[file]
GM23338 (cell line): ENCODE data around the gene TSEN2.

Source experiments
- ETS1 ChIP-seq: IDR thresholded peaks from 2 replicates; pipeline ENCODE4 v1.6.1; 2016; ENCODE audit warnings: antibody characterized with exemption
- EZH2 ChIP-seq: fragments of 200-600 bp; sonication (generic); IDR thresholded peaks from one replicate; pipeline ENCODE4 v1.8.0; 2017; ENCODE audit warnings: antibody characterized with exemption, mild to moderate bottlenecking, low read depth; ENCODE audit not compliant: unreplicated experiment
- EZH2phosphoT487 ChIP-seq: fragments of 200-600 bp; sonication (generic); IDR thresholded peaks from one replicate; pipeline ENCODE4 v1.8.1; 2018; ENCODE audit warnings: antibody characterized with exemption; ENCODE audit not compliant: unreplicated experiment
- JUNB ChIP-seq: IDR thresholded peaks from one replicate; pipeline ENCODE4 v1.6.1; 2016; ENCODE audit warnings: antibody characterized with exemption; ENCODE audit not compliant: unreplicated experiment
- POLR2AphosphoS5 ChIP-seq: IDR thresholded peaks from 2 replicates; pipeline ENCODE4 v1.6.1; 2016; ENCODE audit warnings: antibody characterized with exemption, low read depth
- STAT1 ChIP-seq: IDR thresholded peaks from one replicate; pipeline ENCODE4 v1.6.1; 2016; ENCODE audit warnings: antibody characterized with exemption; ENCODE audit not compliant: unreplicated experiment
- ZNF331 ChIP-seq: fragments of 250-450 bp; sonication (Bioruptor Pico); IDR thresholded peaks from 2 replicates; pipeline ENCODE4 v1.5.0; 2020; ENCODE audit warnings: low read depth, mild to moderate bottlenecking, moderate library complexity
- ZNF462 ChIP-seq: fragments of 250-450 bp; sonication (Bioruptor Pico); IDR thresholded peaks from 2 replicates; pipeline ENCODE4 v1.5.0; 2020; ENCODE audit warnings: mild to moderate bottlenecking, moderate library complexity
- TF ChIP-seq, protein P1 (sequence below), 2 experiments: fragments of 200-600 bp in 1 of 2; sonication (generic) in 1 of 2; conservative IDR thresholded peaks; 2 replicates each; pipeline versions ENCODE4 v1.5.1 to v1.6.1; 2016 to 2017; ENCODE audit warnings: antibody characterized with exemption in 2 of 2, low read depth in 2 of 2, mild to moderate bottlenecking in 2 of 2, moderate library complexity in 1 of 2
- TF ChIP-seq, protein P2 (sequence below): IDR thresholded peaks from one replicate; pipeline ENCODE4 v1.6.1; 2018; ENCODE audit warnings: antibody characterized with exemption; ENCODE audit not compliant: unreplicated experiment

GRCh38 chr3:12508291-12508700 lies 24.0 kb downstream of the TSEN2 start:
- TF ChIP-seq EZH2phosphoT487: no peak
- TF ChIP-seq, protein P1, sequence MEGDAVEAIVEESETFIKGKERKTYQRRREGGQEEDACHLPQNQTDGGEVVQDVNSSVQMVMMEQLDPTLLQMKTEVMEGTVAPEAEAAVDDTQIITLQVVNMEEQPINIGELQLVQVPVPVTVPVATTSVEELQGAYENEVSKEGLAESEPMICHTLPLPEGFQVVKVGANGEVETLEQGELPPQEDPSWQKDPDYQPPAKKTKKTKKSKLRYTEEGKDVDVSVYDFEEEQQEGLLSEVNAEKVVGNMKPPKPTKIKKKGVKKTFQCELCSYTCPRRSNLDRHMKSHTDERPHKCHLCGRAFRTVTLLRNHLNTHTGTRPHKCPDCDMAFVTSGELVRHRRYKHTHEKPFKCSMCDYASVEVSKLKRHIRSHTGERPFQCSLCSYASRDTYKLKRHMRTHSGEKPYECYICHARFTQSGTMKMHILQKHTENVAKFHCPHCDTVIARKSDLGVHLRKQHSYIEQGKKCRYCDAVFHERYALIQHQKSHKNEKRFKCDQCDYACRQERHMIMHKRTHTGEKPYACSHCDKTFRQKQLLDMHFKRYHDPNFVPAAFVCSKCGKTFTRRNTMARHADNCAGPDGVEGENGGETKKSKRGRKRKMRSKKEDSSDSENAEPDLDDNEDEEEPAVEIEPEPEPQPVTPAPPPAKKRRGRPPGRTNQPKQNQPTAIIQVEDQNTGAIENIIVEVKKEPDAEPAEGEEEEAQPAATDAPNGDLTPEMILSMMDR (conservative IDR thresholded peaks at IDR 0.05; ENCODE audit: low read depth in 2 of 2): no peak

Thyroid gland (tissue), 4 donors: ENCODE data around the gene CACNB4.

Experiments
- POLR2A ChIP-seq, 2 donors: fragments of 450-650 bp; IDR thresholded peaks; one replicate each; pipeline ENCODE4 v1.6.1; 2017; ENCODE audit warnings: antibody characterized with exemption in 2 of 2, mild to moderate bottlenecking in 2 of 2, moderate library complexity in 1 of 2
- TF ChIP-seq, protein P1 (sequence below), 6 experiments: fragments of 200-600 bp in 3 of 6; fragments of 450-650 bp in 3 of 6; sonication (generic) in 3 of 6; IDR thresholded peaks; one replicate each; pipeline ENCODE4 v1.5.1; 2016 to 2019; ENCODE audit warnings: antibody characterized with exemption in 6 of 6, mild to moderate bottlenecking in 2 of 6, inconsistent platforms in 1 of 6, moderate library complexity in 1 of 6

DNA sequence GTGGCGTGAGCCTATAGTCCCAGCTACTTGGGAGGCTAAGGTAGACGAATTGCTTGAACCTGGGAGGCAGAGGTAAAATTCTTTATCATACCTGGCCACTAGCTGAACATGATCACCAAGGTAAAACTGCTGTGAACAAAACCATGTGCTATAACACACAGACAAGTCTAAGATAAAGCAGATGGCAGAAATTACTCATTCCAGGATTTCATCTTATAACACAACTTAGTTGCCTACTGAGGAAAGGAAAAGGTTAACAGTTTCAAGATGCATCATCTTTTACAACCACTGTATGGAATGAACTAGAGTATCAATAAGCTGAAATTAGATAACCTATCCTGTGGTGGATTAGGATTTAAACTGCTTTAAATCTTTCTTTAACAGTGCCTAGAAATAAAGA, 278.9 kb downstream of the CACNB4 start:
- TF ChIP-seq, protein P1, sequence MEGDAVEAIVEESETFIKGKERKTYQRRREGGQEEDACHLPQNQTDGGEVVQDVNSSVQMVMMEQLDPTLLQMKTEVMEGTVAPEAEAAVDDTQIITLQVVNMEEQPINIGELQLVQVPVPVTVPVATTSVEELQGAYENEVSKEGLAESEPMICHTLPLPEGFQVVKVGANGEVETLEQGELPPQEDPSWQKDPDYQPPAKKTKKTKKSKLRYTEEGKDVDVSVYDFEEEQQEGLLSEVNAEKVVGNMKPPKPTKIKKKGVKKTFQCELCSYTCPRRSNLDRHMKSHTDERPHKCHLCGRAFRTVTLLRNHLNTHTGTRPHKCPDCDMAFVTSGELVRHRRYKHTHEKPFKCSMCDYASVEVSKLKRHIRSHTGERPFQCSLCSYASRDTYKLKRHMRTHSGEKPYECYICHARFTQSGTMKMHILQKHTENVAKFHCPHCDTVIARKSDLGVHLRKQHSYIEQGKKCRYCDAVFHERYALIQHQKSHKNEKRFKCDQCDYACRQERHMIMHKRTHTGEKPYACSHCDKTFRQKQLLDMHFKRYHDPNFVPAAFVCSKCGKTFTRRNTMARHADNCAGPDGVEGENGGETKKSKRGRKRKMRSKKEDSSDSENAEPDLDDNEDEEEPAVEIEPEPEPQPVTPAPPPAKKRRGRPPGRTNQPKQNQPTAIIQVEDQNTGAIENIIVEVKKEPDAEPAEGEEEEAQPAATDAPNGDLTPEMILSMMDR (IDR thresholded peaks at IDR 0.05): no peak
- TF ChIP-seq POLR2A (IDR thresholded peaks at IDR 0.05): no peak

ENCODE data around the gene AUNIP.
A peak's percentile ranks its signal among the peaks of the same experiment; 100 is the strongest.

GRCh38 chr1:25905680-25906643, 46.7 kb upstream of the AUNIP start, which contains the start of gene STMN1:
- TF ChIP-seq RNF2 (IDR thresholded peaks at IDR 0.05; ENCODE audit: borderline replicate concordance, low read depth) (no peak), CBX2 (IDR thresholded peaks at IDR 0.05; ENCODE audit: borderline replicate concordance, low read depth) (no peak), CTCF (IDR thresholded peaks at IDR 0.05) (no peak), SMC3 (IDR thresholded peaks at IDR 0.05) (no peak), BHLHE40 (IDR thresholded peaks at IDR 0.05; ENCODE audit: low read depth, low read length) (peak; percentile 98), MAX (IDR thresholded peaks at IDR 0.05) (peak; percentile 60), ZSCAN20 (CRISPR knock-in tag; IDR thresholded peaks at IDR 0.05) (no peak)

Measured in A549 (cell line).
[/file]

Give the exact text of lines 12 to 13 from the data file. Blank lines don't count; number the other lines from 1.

- TF ChIP-seq, protein P2 (sequence below): IDR thresholded peaks from one replicate; pipeline ENCODE4 v1.6.1; 2018; ENCODE audit warnings: antibody characterized with exemption; ENCODE audit not compliant: unreplicated experiment

GRCh38 chr3:12508291-12508700 lies 24.0 kb downstream of the TSEN2 start: